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Common Buzzard

Buteo buteo


40 - 58cm

1.1 - 1.4m

0.4 - 1.4kg

8 - 12 yrs





The common buzzard, sometimes referred to as the Eurasian buzzard, is a medium-to-large bird of prey in the family Accipitridae. “Buteo” literally means “buzzard” – as they are known in Eurasia - yet in North America they are considered hawks. This is perhaps due to DNA evidence which suggests the common buzzard is closely related to the red-tailed hawk (Buteo jamaicensis).

Least Concern




Most European buzzards are largely a dark brown colour on the upperside, whereas the paler underside can be many shades lighter (sometimes even white) barred with irregular streaks of brown across the neck and breast. The paler breast area is sometimes described as “U-shaped”, and this “U” can still be seen even in individuals with darker plumage variation.

What Does it Look Like?


What Does it Sound Like?


Its voice is relatively consistent across subspecies. The primary contact call is a “pee-yow” or “pee-oo” which can be altered depending on the situation, for example becoming sharper and more piercing when used in aggression. It can also make what is generally described as cat-like mewing, which tends to be performed on the wing whilst in display.


Like many European bird of prey species, it typically hunts small mammals – particularly rodents - meaning voles are perhaps the most important source of prey. However, as a generalist predator it will eat almost anything ranging from the size of a caterpillar up to a large rabbit, including other birds, reptiles and fish - whether living or dead.

What Does it Eat?


Where Does it Nest?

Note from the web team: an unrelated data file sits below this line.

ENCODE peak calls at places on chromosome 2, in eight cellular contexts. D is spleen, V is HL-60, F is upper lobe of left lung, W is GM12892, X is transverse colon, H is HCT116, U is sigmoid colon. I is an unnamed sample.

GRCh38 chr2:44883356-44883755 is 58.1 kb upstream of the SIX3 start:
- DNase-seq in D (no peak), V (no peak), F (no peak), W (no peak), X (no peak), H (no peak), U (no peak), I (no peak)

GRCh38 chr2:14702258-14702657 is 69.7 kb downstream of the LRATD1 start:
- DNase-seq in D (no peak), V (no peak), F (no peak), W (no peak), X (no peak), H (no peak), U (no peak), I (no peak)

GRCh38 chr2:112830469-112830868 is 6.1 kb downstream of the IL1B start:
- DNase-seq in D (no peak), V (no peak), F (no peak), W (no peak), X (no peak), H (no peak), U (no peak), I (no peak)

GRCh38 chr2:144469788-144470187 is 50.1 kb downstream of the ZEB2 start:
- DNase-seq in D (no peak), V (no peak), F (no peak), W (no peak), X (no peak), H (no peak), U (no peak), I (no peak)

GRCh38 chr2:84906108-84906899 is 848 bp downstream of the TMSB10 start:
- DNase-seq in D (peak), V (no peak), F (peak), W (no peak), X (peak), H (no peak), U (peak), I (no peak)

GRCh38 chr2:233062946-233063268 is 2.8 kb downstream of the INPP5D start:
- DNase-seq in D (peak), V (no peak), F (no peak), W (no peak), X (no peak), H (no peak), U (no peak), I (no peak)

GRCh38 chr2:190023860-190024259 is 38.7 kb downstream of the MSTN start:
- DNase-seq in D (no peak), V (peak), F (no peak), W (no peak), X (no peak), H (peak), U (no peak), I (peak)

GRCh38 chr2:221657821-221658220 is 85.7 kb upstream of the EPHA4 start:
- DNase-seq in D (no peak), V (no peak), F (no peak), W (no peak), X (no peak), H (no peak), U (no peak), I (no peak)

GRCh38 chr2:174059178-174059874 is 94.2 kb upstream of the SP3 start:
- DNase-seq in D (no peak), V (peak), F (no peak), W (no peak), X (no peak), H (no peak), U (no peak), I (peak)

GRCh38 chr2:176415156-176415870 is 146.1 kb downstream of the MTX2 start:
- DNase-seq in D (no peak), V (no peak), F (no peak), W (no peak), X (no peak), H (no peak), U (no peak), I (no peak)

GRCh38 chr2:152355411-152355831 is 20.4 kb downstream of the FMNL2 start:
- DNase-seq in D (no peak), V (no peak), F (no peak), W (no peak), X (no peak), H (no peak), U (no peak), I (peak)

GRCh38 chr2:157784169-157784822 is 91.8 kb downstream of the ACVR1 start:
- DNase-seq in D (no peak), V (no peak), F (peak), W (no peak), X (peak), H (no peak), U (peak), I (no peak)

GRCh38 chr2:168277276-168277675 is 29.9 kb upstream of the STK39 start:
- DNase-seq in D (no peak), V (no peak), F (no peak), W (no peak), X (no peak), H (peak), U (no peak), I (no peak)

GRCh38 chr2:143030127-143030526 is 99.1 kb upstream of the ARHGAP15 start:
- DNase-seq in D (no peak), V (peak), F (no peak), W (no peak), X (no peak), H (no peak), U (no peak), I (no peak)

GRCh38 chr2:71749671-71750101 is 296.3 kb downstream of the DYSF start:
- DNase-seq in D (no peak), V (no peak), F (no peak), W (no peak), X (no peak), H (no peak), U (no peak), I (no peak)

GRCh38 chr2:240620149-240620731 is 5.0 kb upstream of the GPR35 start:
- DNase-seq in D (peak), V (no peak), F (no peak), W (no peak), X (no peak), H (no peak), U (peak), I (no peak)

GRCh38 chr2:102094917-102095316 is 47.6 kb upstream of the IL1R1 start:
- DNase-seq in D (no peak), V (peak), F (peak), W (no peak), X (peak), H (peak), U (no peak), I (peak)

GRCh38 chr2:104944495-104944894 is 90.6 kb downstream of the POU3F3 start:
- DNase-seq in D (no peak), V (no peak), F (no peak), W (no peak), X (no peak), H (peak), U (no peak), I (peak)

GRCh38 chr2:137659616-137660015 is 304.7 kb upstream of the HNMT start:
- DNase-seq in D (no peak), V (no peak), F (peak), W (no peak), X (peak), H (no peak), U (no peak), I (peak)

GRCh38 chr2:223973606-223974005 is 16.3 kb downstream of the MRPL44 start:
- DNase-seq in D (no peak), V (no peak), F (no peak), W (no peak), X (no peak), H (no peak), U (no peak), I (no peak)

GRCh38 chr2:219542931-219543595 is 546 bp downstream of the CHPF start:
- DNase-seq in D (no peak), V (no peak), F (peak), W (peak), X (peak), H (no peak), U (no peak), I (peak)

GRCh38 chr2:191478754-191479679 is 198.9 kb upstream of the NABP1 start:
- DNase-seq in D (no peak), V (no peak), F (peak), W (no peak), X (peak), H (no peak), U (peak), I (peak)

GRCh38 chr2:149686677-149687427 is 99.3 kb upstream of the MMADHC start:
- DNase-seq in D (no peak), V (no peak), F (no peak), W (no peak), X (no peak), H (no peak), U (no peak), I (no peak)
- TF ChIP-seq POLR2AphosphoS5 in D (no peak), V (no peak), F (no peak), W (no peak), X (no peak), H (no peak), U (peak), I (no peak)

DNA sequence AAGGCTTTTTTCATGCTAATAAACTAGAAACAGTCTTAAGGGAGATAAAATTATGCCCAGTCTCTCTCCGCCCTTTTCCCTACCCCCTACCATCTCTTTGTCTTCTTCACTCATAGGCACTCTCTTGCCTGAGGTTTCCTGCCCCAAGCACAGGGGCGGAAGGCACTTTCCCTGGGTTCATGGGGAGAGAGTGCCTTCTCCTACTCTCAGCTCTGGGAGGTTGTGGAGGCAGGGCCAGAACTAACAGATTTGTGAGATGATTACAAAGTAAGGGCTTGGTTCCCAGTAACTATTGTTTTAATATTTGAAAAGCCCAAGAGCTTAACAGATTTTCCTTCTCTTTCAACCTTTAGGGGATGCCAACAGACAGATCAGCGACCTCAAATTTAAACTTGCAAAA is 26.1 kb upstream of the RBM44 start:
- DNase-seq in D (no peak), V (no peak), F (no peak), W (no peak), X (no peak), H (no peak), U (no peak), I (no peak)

Nests tend to be built in a tall tree from sticks and lined with readily available foliage, however sometimes rocky crags or riverbanks are used. On average, 2 or 3 eggs are laid a few days apart which are then incubated for about 35 days. Once hatched, they are fed until they can tear their own food, although the youngest is often left to starve.


Its population appears to be densest across Europe (including into Russia), but it appears to have expanded into parts of the Middle East via Turkey and often migrates in winter into the southern African continent from Uganda and Kenya through to South Africa. It can be found inhabiting forest edges by adjacent grassland or farmland.

Where Does it Live?


What is its Status?


There at least 700,000 breeding pairs throughout Europe, making for a global population well into the millions and placing it as perhaps the most prevalent diurnal bird of prey in its range. Most of its threats are now historic; today, power-line collisions and potential disturbances from wind power development are now considered the most problematic.

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